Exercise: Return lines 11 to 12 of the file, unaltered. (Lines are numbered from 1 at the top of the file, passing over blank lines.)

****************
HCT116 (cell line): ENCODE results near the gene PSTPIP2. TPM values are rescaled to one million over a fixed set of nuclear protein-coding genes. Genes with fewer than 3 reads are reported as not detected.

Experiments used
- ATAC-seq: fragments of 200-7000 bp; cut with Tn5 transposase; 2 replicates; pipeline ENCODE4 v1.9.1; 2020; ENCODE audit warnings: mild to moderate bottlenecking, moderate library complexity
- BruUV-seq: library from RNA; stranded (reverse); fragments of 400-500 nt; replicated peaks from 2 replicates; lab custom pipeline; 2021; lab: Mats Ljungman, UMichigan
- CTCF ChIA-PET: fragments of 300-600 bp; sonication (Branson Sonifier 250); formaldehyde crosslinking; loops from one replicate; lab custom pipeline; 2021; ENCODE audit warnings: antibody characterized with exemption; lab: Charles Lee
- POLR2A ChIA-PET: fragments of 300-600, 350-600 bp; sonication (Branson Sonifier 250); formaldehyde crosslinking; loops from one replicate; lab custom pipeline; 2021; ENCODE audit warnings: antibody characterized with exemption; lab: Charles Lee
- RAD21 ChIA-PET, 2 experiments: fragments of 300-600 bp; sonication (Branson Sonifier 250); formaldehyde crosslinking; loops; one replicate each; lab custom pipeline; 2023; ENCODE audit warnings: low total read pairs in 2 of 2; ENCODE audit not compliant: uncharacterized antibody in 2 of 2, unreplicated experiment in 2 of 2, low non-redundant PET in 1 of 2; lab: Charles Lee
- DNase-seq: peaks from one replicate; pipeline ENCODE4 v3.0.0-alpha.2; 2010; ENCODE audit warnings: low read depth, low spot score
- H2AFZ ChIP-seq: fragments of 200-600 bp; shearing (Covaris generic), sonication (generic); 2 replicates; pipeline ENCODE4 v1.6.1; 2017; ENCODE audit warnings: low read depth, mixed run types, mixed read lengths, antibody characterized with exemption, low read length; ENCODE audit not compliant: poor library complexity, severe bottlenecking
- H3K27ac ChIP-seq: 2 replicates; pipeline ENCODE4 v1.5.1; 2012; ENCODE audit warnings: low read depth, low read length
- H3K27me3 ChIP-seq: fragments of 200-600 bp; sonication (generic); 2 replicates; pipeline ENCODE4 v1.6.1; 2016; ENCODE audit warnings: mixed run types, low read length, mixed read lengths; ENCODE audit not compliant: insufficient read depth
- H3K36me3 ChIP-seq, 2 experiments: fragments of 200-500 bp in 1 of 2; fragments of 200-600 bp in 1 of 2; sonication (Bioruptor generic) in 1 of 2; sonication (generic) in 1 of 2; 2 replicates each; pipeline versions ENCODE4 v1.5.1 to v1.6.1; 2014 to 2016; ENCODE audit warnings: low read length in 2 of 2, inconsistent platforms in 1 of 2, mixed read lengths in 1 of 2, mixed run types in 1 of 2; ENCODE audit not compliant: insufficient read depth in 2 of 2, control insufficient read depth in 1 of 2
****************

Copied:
- H3K27me3 ChIP-seq: fragments of 200-600 bp; sonication (generic); 2 replicates; pipeline ENCODE4 v1.6.1; 2016; ENCODE audit warnings: mixed run types, low read length, mixed read lengths; ENCODE audit not compliant: insufficient read depth
- H3K36me3 ChIP-seq, 2 experiments: fragments of 200-500 bp in 1 of 2; fragments of 200-600 bp in 1 of 2; sonication (Bioruptor generic) in 1 of 2; sonication (generic) in 1 of 2; 2 replicates each; pipeline versions ENCODE4 v1.5.1 to v1.6.1; 2014 to 2016; ENCODE audit warnings: low read length in 2 of 2, inconsistent platforms in 1 of 2, mixed read lengths in 1 of 2, mixed run types in 1 of 2; ENCODE audit not compliant: insufficient read depth in 2 of 2, control insufficient read depth in 1 of 2